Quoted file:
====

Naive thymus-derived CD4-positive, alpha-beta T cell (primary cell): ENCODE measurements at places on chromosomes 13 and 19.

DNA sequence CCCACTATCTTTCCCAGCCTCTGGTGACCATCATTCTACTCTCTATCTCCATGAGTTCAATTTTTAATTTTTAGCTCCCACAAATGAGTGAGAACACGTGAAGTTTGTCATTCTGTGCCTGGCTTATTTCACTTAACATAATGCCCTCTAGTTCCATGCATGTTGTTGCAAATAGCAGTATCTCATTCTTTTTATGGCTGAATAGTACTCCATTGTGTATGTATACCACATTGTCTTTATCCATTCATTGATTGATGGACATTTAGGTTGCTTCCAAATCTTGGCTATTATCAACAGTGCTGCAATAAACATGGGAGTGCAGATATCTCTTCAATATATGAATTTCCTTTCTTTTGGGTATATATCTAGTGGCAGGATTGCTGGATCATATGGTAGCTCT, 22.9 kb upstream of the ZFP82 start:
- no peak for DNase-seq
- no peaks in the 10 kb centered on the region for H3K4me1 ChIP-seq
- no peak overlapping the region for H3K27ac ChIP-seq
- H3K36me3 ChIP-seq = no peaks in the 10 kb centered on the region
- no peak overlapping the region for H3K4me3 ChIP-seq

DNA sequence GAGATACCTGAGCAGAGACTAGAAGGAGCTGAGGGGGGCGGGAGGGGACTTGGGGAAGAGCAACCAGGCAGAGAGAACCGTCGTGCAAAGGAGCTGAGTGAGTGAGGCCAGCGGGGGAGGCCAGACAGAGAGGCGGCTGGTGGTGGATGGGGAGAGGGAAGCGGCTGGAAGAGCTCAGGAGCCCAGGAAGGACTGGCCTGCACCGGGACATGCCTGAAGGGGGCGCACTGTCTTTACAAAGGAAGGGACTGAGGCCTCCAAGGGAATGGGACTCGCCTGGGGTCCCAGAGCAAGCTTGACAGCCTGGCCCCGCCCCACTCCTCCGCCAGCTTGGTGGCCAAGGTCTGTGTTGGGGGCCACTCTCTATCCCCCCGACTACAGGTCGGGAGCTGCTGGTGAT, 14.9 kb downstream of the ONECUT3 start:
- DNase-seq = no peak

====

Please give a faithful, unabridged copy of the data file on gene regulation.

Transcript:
Naive thymus-derived CD4-positive, alpha-beta T cell (primary cell): ENCODE measurements at places on chromosomes 13 and 19.

DNA sequence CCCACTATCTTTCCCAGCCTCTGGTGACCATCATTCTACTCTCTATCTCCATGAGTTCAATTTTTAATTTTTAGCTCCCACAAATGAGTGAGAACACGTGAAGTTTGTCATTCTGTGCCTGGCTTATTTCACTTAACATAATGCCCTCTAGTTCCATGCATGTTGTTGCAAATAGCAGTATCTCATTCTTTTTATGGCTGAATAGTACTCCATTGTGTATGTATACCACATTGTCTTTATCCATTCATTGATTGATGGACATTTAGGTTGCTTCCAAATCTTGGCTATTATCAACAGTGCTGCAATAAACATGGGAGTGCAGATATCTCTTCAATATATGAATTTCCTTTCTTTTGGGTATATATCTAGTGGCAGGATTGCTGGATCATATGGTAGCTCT, 22.9 kb upstream of the ZFP82 start:
- no peak for DNase-seq
- no peaks in the 10 kb centered on the region for H3K4me1 ChIP-seq
- no peak overlapping the region for H3K27ac ChIP-seq
- H3K36me3 ChIP-seq = no peaks in the 10 kb centered on the region
- no peak overlapping the region for H3K4me3 ChIP-seq

DNA sequence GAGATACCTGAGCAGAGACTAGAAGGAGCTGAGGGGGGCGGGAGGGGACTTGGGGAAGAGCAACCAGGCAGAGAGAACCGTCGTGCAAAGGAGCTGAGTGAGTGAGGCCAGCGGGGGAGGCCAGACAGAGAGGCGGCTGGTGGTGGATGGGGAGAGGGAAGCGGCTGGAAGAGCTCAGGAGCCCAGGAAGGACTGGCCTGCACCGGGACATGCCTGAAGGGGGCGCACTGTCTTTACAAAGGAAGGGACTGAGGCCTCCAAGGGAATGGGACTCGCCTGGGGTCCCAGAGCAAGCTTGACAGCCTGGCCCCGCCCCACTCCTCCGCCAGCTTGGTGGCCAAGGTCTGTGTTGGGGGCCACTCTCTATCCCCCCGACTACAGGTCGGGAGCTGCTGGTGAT, 14.9 kb downstream of the ONECUT3 start:
- DNase-seq = no peak